Video Poker Casino Game Tutorial
March 04, 2012 2:40 PM
by GT Staff
Video poker is a casino game based on five-card draw poker. It is played on a computerized console similar in size to a slot machine.
After inserting money (or a barcoded paper ticket with credit) into the machine, play begins by placing a bet of one or more credits and pressing the “deal” button. The player is then given cards and has the opportunity to discard one or more of them in exchange for new ones drawn from the same virtual deck. After the draw, the machine pays out if the hand or hands played match one of the winning combinations, which are posted in the pay table.
Pay tables allocate the payouts for hands and are based on how rare they are, the game variation, and the decision of the game operator. A typical pay table starts with a minimum hand of a pair of jacks, which pays even money. All the other hand combinations in video poker are the same as in table poker, including such hands as two pair, three of a kind, straight (a sequence of 5 cards of different suits), flush (any 5 cards of the same suit), full house (a pair and a three of a kind), four of a kind (four cards of the same value), straight flush (5 consecutive cards of the same suit) and royal flush (a Ten, a Jack, a Queen, a King and an Ace of the same suit).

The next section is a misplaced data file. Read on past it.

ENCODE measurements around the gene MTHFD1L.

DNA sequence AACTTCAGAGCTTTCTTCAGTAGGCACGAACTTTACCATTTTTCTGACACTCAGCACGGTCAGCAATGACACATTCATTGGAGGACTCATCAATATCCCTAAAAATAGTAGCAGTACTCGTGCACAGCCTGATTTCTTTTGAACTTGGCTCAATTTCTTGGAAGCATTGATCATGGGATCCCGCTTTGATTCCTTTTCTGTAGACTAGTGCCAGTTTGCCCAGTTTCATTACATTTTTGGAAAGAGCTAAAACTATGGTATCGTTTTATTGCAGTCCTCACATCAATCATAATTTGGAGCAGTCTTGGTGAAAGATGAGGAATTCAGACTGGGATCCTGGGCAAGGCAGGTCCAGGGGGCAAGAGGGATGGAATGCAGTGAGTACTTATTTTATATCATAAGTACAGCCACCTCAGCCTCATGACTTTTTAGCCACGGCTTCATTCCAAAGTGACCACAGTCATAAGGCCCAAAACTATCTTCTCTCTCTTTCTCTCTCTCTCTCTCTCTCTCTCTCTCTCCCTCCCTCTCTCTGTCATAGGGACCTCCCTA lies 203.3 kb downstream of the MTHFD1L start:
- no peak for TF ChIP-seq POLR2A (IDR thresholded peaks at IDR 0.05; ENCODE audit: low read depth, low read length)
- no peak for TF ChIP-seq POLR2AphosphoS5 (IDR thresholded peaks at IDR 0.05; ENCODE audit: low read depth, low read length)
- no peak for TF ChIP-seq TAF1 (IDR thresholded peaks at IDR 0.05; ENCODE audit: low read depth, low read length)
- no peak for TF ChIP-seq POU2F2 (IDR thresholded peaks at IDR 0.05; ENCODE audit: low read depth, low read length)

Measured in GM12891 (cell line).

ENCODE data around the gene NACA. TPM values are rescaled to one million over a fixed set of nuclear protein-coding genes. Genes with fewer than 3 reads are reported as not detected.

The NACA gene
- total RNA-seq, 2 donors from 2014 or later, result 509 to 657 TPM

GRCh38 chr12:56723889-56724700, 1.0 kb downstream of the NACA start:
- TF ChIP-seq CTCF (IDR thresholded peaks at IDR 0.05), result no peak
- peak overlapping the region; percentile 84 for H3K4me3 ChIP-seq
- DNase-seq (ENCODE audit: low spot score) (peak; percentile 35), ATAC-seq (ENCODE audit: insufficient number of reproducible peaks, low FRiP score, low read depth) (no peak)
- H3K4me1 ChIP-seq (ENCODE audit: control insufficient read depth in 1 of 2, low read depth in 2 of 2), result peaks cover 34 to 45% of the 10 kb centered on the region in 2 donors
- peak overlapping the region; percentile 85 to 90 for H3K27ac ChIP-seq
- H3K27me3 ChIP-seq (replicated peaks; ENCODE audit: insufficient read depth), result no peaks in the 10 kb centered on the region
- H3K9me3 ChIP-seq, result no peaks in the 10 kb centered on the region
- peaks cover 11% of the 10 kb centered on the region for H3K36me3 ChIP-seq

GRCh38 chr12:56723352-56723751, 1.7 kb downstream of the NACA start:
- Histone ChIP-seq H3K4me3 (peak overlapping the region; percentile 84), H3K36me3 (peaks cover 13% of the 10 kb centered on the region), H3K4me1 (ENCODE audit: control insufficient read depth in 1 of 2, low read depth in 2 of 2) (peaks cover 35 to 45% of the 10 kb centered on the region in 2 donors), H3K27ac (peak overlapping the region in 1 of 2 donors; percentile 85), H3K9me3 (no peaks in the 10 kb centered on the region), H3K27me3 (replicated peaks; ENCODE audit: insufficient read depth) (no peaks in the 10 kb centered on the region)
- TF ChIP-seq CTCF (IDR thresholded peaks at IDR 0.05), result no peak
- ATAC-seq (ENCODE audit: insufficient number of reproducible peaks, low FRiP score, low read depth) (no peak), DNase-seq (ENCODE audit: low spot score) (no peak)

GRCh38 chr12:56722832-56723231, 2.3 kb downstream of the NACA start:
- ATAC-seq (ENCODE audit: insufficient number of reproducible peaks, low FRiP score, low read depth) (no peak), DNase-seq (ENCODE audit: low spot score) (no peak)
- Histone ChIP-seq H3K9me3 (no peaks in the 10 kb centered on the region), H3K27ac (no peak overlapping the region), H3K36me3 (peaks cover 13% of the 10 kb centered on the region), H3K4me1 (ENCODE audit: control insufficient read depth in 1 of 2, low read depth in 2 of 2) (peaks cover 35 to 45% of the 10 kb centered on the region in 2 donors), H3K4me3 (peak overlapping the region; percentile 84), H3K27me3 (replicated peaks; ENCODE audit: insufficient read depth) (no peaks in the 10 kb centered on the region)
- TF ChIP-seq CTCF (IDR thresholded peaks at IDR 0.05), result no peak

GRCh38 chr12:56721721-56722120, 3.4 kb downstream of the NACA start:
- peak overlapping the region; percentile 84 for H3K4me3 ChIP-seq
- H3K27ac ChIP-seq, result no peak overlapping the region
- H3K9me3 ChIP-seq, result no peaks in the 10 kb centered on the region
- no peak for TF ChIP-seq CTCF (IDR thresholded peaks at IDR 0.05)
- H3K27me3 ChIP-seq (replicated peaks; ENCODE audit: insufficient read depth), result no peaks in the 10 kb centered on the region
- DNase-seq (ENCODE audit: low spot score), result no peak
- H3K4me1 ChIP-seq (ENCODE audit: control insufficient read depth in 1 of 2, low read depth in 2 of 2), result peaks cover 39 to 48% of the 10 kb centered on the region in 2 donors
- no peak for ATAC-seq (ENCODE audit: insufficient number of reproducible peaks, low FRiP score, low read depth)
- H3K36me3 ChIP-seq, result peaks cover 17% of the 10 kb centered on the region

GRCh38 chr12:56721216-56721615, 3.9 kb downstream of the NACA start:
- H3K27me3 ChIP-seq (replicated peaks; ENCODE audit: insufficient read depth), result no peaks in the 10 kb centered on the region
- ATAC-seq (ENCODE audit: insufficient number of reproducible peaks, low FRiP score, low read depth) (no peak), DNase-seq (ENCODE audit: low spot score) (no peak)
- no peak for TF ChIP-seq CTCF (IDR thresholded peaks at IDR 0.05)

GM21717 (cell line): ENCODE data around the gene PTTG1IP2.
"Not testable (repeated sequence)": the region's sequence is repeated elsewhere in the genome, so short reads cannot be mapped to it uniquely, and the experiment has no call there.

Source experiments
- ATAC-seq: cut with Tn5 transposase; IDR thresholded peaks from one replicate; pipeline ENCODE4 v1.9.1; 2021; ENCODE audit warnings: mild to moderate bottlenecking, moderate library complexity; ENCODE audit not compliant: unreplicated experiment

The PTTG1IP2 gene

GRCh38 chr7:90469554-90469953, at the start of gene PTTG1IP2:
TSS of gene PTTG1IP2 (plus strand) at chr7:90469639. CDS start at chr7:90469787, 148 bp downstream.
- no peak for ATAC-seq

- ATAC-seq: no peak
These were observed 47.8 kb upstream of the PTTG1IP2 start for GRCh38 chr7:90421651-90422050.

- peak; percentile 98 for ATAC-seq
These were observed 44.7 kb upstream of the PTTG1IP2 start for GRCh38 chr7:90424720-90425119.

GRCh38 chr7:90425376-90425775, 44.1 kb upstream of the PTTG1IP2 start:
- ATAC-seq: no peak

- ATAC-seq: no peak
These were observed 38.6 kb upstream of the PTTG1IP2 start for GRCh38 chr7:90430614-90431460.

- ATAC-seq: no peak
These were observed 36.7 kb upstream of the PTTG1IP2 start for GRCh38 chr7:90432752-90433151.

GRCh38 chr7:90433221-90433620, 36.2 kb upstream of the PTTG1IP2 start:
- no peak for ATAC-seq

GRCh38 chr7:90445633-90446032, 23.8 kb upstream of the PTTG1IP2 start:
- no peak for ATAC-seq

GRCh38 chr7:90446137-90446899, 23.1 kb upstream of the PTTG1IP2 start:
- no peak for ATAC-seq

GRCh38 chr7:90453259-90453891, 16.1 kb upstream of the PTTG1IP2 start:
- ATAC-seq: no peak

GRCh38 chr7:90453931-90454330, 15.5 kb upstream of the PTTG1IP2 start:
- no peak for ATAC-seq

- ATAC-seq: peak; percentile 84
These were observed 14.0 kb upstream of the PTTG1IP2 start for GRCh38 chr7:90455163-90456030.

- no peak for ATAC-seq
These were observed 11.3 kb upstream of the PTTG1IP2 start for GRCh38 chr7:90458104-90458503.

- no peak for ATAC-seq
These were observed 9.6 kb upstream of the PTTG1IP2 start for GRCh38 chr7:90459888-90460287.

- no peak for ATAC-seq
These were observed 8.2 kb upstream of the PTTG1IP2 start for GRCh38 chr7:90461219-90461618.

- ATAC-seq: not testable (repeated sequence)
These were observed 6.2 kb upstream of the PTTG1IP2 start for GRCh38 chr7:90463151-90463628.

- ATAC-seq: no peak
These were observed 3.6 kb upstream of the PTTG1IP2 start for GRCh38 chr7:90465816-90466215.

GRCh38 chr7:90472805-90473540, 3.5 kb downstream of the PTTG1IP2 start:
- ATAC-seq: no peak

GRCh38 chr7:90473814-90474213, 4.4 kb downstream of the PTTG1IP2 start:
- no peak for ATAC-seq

Some machines offer progressive jackpots, or other unique bonuses, thereby spurring players to both play more coins and to play more frequently. Maureen O’Connor, former mayor of San Diego, made and then lost over a billion dollars playing video poker.
Video poker machines in casinos in the United States are regulated by state or Indian gaming agencies. These agencies typically require that the machines deal random card sequences using a virtual deck of cards. This is based on a Nevada Gaming Commission regulation later adopted by other states with a gaming authority. Video poker machines are tested to ensure compliance with this requirement before they are offered to the public.